Similarly, when percentages are reported, they should not be interpreted as letter grades. Please note, then, that when your work is returned after grading, you will be informed regarding how your performance should be interpreted for that particular item.

At the end of the course your overall percentage grade will be converted to your letter grade in

accordance with the Commerce grade conversion scheme shown below:

–  –  –

PARTICIPATION

Name cards are used to help give credit for your participation. You must have a name card with your full first and last name clearly written and displayed in front of you for every class. It is imperative that you prepare for every case. Class participation marks are based on the quality as well as the quantity of participation. However, no class participation results in 0 marks. Marks are not awarded for attendance only. In general, contributions are evaluated on a three point scale: 1) physically but not mentally present; 2) good contribution; and 3) quite substantial contribution. Debate and challenge are important activities that help in the learning process and the willingness of individuals to engage in such activities with their classmates is critical.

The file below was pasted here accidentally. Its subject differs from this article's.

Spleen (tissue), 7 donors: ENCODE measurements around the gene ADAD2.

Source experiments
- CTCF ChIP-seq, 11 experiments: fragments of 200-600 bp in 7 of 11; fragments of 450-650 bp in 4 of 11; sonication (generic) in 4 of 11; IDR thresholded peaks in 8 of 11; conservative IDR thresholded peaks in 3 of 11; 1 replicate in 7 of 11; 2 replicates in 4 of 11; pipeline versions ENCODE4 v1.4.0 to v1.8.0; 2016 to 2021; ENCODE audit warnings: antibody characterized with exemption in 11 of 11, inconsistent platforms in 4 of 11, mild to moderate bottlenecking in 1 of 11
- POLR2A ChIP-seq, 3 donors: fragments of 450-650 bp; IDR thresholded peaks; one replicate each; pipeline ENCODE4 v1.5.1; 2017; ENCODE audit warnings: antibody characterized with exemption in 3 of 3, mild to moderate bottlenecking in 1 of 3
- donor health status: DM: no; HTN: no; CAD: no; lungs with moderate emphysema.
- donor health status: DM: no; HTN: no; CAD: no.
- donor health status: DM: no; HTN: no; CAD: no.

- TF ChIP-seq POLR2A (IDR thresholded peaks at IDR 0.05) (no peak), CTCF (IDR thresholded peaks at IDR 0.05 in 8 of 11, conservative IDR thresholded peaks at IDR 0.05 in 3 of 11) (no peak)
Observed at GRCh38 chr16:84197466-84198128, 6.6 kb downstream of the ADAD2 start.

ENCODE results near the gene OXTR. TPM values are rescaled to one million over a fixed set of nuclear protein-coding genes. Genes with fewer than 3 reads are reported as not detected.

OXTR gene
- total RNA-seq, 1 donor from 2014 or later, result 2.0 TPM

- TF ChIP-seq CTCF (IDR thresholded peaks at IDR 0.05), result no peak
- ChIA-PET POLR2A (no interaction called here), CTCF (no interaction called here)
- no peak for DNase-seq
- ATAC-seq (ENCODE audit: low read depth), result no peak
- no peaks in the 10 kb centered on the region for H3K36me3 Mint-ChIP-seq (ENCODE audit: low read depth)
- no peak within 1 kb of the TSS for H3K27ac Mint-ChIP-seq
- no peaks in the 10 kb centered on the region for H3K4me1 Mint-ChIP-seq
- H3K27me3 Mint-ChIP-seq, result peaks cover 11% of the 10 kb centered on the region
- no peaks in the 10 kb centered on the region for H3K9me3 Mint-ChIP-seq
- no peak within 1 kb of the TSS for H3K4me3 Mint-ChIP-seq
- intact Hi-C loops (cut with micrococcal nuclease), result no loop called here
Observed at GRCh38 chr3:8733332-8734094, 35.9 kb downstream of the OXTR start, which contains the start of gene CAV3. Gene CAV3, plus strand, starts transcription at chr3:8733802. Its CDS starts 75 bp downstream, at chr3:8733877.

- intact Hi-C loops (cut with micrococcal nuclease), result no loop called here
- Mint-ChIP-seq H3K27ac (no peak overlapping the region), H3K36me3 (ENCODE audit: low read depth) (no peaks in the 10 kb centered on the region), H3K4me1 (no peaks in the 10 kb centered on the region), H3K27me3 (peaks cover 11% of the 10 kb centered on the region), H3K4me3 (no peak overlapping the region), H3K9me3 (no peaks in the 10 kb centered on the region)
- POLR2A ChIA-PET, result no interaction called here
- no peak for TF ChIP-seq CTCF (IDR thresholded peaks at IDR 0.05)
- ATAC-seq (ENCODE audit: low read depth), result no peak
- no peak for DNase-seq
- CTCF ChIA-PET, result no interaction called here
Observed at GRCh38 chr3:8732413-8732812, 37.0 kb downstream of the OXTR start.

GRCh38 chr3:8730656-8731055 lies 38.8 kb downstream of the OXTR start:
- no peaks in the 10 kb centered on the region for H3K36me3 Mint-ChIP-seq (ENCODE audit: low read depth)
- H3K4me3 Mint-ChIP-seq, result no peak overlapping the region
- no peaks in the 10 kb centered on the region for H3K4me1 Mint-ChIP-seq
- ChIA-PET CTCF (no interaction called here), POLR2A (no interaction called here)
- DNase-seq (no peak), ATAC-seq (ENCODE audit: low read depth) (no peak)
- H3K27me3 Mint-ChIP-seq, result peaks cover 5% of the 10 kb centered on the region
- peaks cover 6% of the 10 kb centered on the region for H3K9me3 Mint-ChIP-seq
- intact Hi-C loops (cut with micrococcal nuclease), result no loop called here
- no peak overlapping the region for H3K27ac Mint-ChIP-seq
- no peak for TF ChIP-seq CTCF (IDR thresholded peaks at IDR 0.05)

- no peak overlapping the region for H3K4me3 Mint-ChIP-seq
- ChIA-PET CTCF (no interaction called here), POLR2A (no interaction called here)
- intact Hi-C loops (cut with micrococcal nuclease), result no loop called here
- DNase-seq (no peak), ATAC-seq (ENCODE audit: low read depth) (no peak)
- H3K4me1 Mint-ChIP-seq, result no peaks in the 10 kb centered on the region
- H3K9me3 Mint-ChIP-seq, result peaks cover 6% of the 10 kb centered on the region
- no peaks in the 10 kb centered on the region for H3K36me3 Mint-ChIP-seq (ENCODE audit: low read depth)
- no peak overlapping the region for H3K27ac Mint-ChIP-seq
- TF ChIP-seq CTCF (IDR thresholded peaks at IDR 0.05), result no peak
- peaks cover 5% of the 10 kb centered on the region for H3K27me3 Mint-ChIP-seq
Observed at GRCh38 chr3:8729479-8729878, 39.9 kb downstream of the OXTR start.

During the term students should consult the professor about their level and quality of participation. Interim contribution marks will be posted about half way through the course.

Come to see me then if your mark is low, or well before if you are concerned that it will be low.

There are ways I can help you to participate more effectively.

COMMUNICATION AND FEEDBACK

Students who are uncomfortable directly approaching an instructor regarding a course concern may choose to send a confidential e-mail to the Area Chair Nick Bontis (nbontis@mcmaster.ca) or the Associate Dean, Emad Mohammad (adbusac@mcmaster.ca).

–  –  –